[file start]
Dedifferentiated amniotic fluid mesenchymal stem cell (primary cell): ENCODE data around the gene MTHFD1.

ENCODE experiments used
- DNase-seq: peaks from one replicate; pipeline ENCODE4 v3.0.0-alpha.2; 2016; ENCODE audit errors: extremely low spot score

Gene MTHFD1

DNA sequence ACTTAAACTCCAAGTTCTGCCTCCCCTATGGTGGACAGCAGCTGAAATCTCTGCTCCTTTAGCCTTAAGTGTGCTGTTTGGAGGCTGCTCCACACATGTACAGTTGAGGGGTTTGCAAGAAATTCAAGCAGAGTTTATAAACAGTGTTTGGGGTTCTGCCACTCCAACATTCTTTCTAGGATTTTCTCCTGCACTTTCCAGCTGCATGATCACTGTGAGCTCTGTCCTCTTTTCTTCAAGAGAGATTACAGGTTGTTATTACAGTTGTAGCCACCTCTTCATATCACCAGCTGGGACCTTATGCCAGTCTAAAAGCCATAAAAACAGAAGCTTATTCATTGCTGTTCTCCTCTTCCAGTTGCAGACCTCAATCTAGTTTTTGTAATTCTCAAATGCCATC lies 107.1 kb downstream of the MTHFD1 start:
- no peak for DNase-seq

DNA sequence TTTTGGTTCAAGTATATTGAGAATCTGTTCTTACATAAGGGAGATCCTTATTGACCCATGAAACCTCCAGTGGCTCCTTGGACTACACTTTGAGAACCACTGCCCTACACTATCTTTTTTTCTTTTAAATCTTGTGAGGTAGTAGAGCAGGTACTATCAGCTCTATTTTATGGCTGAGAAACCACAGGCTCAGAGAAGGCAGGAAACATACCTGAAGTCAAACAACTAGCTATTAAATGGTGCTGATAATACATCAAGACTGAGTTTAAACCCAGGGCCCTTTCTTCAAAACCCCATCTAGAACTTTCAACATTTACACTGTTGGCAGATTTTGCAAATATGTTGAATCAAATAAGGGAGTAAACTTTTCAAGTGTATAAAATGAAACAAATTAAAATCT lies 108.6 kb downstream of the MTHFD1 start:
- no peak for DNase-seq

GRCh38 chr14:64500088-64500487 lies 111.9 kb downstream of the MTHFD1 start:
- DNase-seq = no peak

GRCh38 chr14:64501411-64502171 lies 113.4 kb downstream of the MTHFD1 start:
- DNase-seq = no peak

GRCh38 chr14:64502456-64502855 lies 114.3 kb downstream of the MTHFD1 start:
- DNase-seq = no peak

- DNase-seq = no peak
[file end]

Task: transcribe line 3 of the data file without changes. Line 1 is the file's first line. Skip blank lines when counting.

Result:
- DNase-seq: peaks from one replicate; pipeline ENCODE4 v3.0.0-alpha.2; 2016; ENCODE audit errors: extremely low spot score